League School Summer Summary

The day school program reopened on July 7 after a three-week vacation. The break allowed administrative staff to catch up on projects and gave the students and school staff a chance to exhale. “The pandemic has made for a very tough year, and the teachers and staff appreciated the time off,” said Chief Executive Officer, Larry Sauer.

Residential Program Students Finally Get Chance to Explore

In July, students enjoyed some fun in the sun at Water Wizz!

For the first time in a year and a half, the residential program students and staff got a chance to have fun off campus during the break and on weekends. Trips included:

  • Seekonk Grand Prix – twice!
  • Iggy’s Doughboys and Chowderhouse, Warwick, with a picnic at Oakland Beach
  • Water Wizz in East Wareham
  • Franklin Park Zoo in Boston
  • Capron Park Zoo in Attleboro with takeout from Applebee’s
  • Six Flags New England in Agawam
  • Water Country in Portsmouth, NH

“Our residential program took advantage of the relative safety of outdoor activities to have some fun,” said Larry. “These activities brought a lot of joy to students and staff alike.”

Recruitment and Hiring Push Underway

Check out our Career page for a list of our current openings

Recruiting and hiring quality staff is critical to the school’s commitment to helping students with autism develop to their fullest potential. The Human Resources staff in collaboration with other departments has actively sought to fill open positions with top-notch employees. Over the summer, the school hired 10 employees: a head teacher, four assistant teachers, four residential staff, and an accounts payable specialist.

“We are largely in good shape with bringing staffing to an optimal level, and are in better shape than other private special education schools,” said Larry. “There’s a lot of competition for job openings, and we are focusing on recruiting quality candidates for the residential program.”

Spotlight on Challenges for Adults with Autism at July Virtual Presentation

Over 60 parents, employees, Board members, and other stakeholders gained a new appreciation for the challenges faced by adults on the autism spectrum at the League School’s July virtual forum. Michael John Carley, a parent of an adult son with autism spectrum disorder (ASD) who recently discovered he also is on the spectrum, shared recommendations for improving employment for people with ASD.

Mr. Carley stated that there is a high unemployment rate for people with disabilities. People on the spectrum thrive at repetitive tasks and have excellent attention-to-details—skills that many without ASD often find boring. He recommends that companies with these types of positions explore hiring people with ASD. He lauded the League School for its vocational program that helps prepare students for the workforce.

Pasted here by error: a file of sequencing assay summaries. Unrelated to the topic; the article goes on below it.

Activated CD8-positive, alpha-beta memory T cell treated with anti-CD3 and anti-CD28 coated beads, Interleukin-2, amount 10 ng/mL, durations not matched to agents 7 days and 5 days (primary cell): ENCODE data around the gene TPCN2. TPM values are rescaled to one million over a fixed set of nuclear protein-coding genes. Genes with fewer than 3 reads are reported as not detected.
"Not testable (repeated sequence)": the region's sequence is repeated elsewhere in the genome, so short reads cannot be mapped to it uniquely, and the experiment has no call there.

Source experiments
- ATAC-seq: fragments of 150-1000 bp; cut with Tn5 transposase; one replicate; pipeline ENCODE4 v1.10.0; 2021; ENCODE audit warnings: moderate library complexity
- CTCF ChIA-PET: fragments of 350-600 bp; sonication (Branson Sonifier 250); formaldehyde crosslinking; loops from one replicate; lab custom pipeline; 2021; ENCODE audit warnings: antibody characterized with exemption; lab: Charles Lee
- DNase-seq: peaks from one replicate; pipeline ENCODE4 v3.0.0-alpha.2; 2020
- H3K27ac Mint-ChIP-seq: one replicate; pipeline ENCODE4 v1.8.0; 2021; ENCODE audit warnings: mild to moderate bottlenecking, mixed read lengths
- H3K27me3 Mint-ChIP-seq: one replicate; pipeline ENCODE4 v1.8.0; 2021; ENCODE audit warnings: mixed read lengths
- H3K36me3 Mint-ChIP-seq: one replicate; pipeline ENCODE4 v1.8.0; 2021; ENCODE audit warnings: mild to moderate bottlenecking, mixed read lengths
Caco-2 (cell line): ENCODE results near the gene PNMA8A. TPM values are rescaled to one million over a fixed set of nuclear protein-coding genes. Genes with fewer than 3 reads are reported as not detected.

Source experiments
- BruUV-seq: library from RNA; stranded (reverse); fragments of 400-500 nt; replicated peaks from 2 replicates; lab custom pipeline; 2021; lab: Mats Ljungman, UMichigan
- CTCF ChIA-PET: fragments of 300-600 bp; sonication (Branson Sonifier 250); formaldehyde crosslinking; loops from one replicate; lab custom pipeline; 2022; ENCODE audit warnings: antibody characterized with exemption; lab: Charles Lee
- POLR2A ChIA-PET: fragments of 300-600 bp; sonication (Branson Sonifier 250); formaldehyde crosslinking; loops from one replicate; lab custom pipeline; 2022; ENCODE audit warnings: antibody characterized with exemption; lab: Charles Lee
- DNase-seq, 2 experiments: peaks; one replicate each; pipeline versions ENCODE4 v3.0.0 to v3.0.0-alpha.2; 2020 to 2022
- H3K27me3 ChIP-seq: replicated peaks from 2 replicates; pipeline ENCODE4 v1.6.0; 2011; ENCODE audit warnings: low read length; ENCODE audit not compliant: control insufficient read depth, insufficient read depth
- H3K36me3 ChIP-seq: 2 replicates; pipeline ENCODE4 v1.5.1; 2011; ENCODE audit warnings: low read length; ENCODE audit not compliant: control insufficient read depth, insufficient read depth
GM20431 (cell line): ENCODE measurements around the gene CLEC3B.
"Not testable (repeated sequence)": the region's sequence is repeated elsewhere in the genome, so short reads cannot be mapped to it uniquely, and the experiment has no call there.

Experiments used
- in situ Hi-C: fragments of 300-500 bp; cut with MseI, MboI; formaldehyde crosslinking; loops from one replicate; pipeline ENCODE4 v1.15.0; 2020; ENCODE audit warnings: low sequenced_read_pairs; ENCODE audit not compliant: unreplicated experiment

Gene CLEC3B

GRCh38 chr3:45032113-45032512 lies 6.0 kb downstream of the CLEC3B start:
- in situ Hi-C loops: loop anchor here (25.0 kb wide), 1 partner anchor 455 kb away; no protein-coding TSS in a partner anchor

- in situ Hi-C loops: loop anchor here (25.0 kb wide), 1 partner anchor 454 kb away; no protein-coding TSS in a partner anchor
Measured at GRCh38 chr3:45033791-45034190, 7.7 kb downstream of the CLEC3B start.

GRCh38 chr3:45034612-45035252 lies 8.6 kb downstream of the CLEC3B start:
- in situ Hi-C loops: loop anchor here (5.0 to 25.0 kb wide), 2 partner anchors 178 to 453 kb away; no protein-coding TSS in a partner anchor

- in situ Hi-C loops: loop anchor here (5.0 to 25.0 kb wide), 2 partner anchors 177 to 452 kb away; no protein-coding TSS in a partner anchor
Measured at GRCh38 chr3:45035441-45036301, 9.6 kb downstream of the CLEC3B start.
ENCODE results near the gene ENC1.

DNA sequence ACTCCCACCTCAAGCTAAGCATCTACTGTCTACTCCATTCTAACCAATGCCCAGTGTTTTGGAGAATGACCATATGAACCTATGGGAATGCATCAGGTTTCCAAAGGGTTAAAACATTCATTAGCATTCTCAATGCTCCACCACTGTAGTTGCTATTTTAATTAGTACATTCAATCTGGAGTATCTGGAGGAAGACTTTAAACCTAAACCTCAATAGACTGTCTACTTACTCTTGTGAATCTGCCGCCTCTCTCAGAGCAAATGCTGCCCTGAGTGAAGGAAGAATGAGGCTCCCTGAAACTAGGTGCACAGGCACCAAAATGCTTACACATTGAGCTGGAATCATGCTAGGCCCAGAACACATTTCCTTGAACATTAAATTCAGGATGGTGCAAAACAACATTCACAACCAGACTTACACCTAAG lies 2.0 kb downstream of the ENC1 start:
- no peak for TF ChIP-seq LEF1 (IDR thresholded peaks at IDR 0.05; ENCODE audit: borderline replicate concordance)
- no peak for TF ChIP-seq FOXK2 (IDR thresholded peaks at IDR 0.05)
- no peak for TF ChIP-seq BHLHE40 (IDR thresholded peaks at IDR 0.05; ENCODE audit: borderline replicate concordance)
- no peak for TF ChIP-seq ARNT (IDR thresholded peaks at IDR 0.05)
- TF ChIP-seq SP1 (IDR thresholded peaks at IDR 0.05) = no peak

Vocational Department Expands into Community

Students were recently recognized by the town of Wrentham for their landscape work in the town’s center.

Students enrolled in the vocational program who have received all doses of the COVID-19 vaccine are going out to more job locations. Previously, the students were limited to outdoor jobs. Now, they are also going to indoor positions where social distancing is possible, including the Big Y bakery. “While it’s safe to do so, expanding our vocational program helps students gain valuable skills in a variety of venues,” said Larry. “We will continue to monitor the COVID Delta variant and make adjustments to our vocational program protocols as needed.”

Strategic Plan on Track for December Presentation

Since March, eight League School representatives representing a cross-section of Board members, Friends of League, and staff have met weekly to move forward with the League School’s recently initiated Strategic Planning process. With guidance from SOAR Consulting Group, the team developed mission and vision statements, defined the school’s core values, and completed an in-depth SWOT (Strengths, Weaknesses, Opportunities, and Threats) analysis.

Recently, we sent out a survey to staff, parents, and school districts to elicit feedback. To gather qualitative data, we are scheduling one-on-one interviews with the agencies that have jurisdiction over the school: the state’s Department of Early Education and Care and the Department of Elementary and Secondary Education. After the team reviews these results, we will move into the final step in the process: developing goals and objectives.

“The results of this process will help us develop a solid plan to move the organization into the future,” said Larry. These include priority areas to improve or advance:

  • Development of the Moosehill Road property
  • Fundraising model
  • Programing approach
  • Recruiting and retaining quality staff

The team is on track to present the fully developed Strategic Plan to the Board of Directors in December.

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Tim McCabe, Director of Development.

Tim McCabe

Tim McCabe is the Director of Development for League School of Greater Boston.